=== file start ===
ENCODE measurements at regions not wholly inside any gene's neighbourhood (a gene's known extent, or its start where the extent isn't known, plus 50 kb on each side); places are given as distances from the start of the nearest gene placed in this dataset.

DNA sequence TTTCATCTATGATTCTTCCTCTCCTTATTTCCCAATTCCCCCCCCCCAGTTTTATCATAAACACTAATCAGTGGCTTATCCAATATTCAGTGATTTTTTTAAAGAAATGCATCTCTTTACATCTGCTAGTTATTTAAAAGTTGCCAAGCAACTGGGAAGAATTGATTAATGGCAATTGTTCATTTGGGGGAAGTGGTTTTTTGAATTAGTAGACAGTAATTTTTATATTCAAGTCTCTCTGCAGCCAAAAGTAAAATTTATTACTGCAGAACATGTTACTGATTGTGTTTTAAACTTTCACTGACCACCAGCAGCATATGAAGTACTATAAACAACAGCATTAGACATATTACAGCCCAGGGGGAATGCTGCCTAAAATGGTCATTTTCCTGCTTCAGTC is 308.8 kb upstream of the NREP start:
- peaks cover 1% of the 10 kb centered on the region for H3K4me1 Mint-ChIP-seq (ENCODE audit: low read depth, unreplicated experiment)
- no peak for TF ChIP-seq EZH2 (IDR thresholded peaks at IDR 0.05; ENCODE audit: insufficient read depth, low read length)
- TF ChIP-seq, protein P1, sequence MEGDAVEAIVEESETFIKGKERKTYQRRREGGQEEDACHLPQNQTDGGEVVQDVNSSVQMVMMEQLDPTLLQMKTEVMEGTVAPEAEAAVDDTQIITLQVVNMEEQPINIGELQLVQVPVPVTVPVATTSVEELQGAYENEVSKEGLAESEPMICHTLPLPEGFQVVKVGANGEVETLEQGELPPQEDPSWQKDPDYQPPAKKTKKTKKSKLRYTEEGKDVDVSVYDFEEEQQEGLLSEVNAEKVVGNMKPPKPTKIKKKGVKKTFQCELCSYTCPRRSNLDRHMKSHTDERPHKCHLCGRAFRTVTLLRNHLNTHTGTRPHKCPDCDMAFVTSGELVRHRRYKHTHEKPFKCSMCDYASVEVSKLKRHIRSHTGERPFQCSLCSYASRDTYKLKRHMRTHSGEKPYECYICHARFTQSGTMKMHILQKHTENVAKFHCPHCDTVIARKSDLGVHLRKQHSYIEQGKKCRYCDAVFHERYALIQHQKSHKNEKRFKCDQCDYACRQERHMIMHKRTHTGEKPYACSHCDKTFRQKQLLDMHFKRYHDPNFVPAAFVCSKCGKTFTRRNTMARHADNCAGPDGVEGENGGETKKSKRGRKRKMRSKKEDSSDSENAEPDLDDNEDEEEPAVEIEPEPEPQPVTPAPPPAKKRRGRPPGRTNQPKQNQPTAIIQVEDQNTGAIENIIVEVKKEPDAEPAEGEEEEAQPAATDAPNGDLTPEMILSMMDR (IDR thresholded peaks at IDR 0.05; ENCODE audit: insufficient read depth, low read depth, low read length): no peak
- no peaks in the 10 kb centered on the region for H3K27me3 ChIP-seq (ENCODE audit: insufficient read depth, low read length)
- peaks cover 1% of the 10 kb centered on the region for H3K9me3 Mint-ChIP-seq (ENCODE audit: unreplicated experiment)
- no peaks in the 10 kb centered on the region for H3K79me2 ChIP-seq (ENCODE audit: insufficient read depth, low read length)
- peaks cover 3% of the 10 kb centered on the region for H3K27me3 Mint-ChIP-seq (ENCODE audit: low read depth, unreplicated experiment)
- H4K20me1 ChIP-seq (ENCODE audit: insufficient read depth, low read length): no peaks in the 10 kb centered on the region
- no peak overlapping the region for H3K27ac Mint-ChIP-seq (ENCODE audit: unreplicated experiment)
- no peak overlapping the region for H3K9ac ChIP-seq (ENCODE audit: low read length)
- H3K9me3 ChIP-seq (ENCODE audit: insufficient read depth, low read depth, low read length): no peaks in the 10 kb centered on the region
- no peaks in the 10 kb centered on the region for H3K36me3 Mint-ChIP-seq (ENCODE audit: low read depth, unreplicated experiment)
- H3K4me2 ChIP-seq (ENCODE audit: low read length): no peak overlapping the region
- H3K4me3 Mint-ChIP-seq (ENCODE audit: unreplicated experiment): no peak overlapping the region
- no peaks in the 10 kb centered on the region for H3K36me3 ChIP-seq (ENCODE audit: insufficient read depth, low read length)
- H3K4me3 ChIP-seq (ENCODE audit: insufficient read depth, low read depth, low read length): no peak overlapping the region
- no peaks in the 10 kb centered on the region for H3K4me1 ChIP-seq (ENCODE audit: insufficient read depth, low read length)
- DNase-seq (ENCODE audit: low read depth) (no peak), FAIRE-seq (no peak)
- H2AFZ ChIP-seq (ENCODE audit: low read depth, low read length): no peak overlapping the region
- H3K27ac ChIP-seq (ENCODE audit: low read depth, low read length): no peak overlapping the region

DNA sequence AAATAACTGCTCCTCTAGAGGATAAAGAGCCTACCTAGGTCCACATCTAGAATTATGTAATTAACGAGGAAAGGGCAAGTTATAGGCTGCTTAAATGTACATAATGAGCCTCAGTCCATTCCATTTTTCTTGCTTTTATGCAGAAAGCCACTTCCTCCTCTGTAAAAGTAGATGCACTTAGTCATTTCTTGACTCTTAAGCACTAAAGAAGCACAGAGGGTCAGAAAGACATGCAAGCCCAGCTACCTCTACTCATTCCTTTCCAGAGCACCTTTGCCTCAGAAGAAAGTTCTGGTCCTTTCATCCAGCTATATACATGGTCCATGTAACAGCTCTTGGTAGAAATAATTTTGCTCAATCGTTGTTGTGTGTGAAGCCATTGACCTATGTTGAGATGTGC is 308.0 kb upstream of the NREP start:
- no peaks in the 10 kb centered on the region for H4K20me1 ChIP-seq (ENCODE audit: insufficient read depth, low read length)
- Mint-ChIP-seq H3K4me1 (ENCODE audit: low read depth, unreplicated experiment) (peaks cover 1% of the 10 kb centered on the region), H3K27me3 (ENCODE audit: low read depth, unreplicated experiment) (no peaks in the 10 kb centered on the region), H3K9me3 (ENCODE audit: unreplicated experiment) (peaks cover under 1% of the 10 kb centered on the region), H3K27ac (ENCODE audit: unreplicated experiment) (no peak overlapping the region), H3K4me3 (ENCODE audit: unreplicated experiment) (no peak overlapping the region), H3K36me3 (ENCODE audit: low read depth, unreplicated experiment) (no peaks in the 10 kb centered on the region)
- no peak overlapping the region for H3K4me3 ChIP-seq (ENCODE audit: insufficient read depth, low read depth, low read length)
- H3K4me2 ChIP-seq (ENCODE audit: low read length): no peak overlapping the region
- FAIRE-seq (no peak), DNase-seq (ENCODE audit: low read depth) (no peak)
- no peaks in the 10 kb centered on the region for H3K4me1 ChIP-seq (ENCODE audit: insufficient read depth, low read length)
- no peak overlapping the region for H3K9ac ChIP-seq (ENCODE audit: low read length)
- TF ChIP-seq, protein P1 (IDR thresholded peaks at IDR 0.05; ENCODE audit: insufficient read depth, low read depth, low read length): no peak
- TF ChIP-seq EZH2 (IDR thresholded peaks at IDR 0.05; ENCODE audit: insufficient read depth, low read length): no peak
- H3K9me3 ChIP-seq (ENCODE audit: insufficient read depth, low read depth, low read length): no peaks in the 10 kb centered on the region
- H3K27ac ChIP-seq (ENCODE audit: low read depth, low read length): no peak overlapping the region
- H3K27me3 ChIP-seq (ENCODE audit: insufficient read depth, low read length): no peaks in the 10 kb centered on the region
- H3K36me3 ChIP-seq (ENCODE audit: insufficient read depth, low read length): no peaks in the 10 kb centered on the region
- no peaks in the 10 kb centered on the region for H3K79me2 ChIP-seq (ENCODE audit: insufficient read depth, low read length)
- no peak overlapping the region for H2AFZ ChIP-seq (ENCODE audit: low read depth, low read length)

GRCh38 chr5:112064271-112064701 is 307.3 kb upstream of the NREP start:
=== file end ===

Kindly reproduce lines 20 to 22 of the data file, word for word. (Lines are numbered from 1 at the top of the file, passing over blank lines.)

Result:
- DNase-seq (ENCODE audit: low read depth) (no peak), FAIRE-seq (no peak)
- H2AFZ ChIP-seq (ENCODE audit: low read depth, low read length): no peak overlapping the region
- H3K27ac ChIP-seq (ENCODE audit: low read depth, low read length): no peak overlapping the region